icon bookmark-bicon bookmarkicon cameraicon checkicon chevron downicon chevron lefticon chevron righticon chevron upicon closeicon v-compressicon downloadicon editicon v-expandicon fbicon fileicon filtericon flag ruicon full chevron downicon full chevron lefticon full chevron righticon full chevron upicon gpicon insicon mailicon moveicon-musicicon mutedicon nomutedicon okicon v-pauseicon v-playicon searchicon shareicon sign inicon sign upicon stepbackicon stepforicon swipe downicon tagicon tagsicon tgicon trashicon twicon vkicon yticon wticon fm

Washington Post falls for fake FBI raid reportedly staged – with actors – by a conspiracy theorist

Washington Post falls for fake FBI raid reportedly staged – with actors – by a conspiracy theorist
The Washington Post and other media outlets reported on an FBI raid of controversial conservative Jack Burkman’s home, only to later correct their stories after an actor said he was hired to help stage the event.

“FBI raids home of conservative conspiracy theorist Jack Burkman,” The Post reported on Monday morning. 

That headline was quickly changed and the journalist behind the story backtracked on Twitter. That's after a report was released by The Daily Beast, containing an interview with an actor who claimed he and others had been hired by Burkman’s business partner Jacob Wohl to portray FBI agents for the filming of a series of scenes at Burkman’s Arlington, Virginia home. 

Also on rt.com Journalist claims reporters ‘don’t just make stuff up’ in defense of anon sources, gets schooled on all the times media LIED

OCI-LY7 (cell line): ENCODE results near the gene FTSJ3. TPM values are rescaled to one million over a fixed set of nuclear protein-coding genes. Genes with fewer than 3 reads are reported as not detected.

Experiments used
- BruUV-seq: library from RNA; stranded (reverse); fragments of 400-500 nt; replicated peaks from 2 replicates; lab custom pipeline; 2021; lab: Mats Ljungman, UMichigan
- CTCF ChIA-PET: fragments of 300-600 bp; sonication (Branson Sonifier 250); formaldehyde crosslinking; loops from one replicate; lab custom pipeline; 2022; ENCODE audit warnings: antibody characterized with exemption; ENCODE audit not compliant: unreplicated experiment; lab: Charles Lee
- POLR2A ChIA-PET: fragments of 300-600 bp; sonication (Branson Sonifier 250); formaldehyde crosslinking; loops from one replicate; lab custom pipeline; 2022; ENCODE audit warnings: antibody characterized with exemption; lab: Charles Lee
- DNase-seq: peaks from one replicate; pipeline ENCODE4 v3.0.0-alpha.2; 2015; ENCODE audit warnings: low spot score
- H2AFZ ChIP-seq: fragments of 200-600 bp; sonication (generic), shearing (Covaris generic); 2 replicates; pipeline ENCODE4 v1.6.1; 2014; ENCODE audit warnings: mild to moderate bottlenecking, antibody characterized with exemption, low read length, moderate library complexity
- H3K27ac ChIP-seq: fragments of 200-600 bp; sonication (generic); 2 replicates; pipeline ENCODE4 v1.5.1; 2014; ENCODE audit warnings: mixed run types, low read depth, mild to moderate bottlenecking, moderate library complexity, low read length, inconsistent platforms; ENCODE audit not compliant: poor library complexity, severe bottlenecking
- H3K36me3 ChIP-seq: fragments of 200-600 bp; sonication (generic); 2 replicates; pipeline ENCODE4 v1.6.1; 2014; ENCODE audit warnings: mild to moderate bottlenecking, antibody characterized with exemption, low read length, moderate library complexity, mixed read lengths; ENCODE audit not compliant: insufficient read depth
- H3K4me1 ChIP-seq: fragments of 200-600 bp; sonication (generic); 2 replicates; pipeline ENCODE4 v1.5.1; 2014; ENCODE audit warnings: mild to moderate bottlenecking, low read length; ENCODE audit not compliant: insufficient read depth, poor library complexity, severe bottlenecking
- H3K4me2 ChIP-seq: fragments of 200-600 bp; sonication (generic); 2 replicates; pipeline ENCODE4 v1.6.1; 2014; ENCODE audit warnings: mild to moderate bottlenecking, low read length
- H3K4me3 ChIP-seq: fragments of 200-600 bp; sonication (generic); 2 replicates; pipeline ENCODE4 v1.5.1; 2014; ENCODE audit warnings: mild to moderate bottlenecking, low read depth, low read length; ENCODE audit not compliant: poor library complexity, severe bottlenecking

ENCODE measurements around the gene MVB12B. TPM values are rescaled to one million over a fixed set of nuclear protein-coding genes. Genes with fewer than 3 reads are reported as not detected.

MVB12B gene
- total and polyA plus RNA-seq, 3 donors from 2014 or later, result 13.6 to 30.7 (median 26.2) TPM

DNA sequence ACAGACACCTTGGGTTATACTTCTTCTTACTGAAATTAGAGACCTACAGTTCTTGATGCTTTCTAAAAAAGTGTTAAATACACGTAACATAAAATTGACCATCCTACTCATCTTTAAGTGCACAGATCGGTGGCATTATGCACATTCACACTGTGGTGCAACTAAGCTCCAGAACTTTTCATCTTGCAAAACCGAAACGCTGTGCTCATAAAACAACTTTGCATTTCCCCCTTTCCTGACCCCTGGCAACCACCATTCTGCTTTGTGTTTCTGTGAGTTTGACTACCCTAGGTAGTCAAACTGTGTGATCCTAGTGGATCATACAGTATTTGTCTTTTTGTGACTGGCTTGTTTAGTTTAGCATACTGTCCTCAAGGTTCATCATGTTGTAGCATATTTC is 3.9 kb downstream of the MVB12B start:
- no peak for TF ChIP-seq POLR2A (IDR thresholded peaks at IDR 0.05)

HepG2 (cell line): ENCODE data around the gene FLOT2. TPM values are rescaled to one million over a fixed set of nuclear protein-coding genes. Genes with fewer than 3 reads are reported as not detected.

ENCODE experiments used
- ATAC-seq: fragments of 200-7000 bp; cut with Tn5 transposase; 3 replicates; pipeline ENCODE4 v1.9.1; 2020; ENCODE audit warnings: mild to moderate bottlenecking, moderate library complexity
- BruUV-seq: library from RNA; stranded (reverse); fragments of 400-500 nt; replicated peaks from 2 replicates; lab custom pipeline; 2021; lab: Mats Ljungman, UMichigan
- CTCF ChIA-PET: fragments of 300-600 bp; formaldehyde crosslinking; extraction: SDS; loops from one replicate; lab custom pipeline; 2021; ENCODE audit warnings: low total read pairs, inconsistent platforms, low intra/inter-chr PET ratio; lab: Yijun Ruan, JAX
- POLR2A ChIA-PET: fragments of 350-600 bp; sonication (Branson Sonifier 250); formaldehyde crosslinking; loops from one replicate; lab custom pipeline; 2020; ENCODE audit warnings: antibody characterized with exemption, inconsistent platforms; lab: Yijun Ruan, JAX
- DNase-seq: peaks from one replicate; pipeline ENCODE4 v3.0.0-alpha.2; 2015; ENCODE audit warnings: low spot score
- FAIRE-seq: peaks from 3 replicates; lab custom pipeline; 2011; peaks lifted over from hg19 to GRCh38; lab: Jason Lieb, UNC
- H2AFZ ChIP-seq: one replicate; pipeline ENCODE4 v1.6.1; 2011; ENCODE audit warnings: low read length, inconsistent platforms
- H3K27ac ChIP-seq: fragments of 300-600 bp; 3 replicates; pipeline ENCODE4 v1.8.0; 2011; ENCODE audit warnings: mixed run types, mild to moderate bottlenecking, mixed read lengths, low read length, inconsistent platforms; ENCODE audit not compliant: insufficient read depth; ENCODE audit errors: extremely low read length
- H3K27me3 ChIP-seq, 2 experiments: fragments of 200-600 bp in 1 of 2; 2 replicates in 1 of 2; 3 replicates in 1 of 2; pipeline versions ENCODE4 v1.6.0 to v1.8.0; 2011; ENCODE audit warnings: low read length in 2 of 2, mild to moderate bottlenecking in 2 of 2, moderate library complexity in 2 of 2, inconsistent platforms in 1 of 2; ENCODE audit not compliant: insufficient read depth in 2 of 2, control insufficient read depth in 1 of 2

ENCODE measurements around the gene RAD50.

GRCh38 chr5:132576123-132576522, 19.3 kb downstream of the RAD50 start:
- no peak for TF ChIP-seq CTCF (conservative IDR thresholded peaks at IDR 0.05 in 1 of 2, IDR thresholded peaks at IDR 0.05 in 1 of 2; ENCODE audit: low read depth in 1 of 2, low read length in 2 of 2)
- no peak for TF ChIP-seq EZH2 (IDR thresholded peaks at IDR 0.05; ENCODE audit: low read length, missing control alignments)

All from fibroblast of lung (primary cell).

Tommy Abraham told The Daily Beast he responded to a Craigslist ad offering $400 cash payments to white male actors. Abraham provided emails between himself and his employer, whom he says he discovered was likely Wohl pretending to be someone else. 

Pictures of the raid were posted to a Twitter account that was created in August and has no previous activity. The FBI confirmed on Monday afternoon that no such raid had taken place.

“The FBI Washington Field Office was not present at the specified location for law enforcement activity,” a spokesperson told The Washingtonian. 

Wohl claimed the agency took all of Burkman’s “files, computers and phones.” 

Based on the update from the Beast report and then the official FBI denial, The Post changed its story’s headline multiple times, finally settling on “FBI says no raid was conducted at home of conservative conspiracy theorist Jack Burkman.”

Burkman and Wohl are known for a variety of stunts that have gotten the attention of the mainstream media. Burkman was once even shot in the rear end by a man he’d hired to help investigate the death of Seth Rich, a Democrat National Committee employee who was killed in 2016.

Burkman claimed in an email to The Daily Beast that the FBI raid was motivated by an independent investigation he is running into former Pentagon chief James Mattis. Burkman often announces investigations into people he perceives as opponents to the president. 

The Washington Post has been blasted online for falling for the FBI ‘raid’ and having to backpedal.